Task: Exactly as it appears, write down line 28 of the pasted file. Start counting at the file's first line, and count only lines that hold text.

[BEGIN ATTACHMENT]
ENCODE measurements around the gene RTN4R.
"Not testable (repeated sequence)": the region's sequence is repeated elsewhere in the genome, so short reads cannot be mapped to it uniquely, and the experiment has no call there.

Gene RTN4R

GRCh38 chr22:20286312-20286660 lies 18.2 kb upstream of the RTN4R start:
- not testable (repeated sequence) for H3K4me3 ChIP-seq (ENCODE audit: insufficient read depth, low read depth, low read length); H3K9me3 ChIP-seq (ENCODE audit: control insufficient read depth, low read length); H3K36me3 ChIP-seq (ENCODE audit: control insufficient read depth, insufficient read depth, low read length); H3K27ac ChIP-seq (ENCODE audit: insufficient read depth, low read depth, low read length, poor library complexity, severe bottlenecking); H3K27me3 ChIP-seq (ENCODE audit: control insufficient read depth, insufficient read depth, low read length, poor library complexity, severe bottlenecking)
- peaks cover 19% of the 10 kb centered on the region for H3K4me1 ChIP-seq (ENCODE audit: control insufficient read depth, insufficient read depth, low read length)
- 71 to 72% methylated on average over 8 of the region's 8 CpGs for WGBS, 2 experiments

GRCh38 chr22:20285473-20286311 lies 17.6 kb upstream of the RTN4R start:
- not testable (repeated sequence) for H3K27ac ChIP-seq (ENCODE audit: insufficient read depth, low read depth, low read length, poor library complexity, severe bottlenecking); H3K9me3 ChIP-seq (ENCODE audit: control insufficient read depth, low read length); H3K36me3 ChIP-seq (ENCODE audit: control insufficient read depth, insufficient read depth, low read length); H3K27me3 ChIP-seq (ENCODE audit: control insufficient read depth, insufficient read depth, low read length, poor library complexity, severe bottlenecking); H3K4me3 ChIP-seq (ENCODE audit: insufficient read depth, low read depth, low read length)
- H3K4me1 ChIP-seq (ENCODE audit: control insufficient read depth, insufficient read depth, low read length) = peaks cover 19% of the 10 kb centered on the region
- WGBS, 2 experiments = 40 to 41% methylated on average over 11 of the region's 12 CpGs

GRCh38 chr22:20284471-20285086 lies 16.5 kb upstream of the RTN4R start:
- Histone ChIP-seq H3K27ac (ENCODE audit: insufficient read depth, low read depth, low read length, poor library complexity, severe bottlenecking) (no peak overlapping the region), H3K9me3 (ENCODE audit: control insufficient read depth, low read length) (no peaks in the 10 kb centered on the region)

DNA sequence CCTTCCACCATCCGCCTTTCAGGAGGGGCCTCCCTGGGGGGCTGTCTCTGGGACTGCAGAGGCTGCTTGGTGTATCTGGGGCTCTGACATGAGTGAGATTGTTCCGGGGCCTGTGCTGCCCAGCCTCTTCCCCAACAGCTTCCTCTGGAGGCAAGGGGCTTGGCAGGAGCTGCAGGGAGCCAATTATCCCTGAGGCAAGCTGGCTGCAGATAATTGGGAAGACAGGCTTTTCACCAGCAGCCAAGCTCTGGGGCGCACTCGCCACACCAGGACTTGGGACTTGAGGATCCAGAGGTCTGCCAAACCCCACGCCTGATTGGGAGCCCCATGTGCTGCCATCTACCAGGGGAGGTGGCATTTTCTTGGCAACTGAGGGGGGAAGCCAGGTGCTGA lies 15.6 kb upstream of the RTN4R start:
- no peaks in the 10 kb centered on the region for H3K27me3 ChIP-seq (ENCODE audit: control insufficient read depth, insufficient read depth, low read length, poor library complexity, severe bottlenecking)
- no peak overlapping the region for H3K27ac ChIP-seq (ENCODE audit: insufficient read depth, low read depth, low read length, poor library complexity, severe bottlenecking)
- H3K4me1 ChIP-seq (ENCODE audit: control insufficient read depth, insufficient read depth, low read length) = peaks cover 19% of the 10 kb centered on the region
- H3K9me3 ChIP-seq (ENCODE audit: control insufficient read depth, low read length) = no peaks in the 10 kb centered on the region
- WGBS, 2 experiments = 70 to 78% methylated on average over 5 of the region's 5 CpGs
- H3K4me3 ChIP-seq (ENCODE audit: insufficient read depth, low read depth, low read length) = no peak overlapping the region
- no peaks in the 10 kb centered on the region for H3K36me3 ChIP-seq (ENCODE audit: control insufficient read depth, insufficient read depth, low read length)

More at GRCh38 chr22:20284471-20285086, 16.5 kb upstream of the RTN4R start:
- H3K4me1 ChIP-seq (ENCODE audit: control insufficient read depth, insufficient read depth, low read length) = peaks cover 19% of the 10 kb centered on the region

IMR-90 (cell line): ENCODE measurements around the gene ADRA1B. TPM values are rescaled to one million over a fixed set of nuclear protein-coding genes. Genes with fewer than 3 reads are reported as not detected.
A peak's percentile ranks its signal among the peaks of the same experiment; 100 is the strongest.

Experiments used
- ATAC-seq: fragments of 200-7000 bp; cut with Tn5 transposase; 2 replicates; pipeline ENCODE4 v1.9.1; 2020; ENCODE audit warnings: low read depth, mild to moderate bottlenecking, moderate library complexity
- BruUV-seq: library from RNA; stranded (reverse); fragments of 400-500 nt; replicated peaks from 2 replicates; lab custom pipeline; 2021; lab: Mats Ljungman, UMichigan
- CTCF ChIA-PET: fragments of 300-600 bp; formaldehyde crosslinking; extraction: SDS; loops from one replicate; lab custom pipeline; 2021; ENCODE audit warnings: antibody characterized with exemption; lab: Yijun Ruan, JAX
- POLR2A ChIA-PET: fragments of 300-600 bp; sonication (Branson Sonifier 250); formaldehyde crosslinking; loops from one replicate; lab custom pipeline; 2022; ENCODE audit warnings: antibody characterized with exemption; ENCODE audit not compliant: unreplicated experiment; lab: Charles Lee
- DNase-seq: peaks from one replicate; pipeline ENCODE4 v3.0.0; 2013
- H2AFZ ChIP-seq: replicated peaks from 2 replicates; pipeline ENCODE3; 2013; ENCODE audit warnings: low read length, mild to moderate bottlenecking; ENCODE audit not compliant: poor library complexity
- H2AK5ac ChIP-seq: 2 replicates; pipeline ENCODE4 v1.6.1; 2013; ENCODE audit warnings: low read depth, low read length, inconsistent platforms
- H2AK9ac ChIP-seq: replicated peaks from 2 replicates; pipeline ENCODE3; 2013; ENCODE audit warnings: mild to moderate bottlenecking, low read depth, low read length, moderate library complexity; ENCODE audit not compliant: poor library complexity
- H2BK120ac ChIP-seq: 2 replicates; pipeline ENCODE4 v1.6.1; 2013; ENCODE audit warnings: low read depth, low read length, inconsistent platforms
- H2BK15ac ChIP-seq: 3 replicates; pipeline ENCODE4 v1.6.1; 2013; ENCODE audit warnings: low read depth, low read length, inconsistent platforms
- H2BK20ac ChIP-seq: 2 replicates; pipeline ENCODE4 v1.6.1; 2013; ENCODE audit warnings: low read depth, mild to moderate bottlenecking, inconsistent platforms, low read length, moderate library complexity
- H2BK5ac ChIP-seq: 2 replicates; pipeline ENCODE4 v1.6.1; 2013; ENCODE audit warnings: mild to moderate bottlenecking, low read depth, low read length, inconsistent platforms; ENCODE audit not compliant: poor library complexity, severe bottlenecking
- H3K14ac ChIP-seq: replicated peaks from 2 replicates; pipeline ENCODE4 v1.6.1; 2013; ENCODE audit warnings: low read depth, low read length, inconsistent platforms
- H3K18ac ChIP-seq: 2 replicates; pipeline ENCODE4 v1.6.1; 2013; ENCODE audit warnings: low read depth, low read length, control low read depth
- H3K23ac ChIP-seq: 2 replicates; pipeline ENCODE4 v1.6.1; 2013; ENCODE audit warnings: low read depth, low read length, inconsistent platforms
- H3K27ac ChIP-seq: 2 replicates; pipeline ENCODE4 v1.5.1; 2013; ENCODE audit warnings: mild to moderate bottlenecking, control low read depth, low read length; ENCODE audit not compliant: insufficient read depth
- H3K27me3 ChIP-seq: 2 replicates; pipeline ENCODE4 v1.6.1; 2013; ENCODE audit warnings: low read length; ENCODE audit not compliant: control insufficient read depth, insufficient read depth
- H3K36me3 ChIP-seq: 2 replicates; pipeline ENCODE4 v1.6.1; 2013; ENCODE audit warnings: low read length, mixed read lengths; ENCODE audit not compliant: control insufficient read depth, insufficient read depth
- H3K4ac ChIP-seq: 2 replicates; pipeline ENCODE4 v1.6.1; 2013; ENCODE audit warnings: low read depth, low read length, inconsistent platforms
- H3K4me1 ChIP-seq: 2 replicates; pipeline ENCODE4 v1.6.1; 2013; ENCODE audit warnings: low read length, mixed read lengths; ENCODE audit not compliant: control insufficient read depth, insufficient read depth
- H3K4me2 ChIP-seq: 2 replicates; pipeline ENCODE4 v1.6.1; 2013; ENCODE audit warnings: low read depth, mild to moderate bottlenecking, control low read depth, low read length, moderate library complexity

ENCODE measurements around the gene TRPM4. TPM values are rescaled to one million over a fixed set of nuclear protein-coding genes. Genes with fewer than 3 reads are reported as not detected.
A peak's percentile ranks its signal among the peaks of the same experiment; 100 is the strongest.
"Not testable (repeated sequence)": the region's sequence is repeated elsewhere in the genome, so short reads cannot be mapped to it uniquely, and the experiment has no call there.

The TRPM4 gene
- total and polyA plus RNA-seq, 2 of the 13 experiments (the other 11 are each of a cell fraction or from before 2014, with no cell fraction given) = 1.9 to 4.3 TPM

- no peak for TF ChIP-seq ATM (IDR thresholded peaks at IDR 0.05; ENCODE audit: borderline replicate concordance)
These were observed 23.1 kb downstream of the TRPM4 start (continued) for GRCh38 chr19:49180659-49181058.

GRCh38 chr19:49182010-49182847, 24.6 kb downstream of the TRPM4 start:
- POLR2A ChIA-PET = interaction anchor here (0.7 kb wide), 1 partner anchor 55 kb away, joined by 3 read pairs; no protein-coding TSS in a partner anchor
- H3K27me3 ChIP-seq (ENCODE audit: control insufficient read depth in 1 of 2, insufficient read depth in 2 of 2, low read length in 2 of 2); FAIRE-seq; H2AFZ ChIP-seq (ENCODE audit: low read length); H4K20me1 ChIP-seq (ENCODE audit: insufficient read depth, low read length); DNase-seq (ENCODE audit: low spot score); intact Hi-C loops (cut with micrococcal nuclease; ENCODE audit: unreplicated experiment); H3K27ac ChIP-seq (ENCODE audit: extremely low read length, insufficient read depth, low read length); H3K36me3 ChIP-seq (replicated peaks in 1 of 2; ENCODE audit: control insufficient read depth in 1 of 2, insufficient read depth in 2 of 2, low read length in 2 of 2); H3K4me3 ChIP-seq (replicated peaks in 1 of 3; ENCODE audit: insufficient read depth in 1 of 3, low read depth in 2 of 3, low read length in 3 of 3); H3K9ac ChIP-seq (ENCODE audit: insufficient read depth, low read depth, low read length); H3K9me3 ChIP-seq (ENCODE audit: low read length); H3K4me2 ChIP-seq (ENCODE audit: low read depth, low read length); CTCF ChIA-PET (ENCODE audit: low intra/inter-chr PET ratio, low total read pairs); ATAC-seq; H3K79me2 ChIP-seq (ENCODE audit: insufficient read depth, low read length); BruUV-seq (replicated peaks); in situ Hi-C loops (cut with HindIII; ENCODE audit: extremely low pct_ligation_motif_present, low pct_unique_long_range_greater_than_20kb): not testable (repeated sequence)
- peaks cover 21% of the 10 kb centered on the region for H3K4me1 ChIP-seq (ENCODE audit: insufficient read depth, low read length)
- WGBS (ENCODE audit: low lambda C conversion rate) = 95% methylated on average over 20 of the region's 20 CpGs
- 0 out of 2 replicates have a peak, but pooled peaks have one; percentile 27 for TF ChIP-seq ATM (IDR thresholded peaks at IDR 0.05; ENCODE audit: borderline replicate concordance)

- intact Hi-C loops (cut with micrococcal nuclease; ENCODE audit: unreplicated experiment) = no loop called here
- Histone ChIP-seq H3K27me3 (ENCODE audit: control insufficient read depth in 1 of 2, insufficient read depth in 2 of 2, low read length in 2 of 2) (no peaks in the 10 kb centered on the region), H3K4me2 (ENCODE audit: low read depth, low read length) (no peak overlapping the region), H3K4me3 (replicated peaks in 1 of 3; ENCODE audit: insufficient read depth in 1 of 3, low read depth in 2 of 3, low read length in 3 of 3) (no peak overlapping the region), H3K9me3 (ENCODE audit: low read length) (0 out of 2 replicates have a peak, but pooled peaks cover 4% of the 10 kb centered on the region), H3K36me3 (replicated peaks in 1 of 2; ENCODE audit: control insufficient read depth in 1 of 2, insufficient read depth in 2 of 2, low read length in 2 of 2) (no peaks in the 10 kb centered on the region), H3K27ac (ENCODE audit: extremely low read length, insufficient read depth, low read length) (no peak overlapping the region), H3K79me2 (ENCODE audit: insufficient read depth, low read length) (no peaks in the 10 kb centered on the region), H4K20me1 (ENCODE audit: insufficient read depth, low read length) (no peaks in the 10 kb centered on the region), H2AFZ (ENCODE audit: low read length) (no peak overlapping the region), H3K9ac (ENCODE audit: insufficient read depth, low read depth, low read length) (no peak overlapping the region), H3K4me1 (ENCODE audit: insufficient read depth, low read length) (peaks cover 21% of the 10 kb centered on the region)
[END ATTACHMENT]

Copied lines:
- BruUV-seq: library from RNA; stranded (reverse); fragments of 400-500 nt; replicated peaks from 2 replicates; lab custom pipeline; 2021; lab: Mats Ljungman, UMichigan